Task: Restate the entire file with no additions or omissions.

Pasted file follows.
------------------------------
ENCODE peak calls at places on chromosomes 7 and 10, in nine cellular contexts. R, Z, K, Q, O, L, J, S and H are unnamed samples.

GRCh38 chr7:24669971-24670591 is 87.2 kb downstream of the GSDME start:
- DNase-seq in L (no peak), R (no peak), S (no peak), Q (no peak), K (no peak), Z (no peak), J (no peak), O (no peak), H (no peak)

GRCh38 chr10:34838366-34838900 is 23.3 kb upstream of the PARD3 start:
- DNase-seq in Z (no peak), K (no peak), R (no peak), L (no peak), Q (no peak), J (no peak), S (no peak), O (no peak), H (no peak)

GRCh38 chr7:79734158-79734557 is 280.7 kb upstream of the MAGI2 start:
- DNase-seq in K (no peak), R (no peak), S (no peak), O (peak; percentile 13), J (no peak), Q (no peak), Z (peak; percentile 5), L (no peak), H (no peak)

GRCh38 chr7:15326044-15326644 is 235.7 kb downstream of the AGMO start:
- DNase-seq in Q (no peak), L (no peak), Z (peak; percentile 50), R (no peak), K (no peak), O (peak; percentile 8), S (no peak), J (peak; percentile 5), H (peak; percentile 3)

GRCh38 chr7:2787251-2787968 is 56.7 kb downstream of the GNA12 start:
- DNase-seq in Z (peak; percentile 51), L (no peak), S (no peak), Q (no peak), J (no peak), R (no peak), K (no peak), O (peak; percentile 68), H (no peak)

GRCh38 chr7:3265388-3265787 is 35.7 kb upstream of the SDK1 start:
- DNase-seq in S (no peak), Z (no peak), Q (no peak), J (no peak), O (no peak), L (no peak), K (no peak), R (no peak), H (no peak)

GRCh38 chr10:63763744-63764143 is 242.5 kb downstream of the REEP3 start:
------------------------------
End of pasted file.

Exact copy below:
ENCODE peak calls at places on chromosomes 7 and 10, in nine cellular contexts. R, Z, K, Q, O, L, J, S and H are unnamed samples.

GRCh38 chr7:24669971-24670591 is 87.2 kb downstream of the GSDME start:
- DNase-seq in L (no peak), R (no peak), S (no peak), Q (no peak), K (no peak), Z (no peak), J (no peak), O (no peak), H (no peak)

GRCh38 chr10:34838366-34838900 is 23.3 kb upstream of the PARD3 start:
- DNase-seq in Z (no peak), K (no peak), R (no peak), L (no peak), Q (no peak), J (no peak), S (no peak), O (no peak), H (no peak)

GRCh38 chr7:79734158-79734557 is 280.7 kb upstream of the MAGI2 start:
- DNase-seq in K (no peak), R (no peak), S (no peak), O (peak; percentile 13), J (no peak), Q (no peak), Z (peak; percentile 5), L (no peak), H (no peak)

GRCh38 chr7:15326044-15326644 is 235.7 kb downstream of the AGMO start:
- DNase-seq in Q (no peak), L (no peak), Z (peak; percentile 50), R (no peak), K (no peak), O (peak; percentile 8), S (no peak), J (peak; percentile 5), H (peak; percentile 3)

GRCh38 chr7:2787251-2787968 is 56.7 kb downstream of the GNA12 start:
- DNase-seq in Z (peak; percentile 51), L (no peak), S (no peak), Q (no peak), J (no peak), R (no peak), K (no peak), O (peak; percentile 68), H (no peak)

GRCh38 chr7:3265388-3265787 is 35.7 kb upstream of the SDK1 start:
- DNase-seq in S (no peak), Z (no peak), Q (no peak), J (no peak), O (no peak), L (no peak), K (no peak), R (no peak), H (no peak)

GRCh38 chr10:63763744-63764143 is 242.5 kb downstream of the REEP3 start: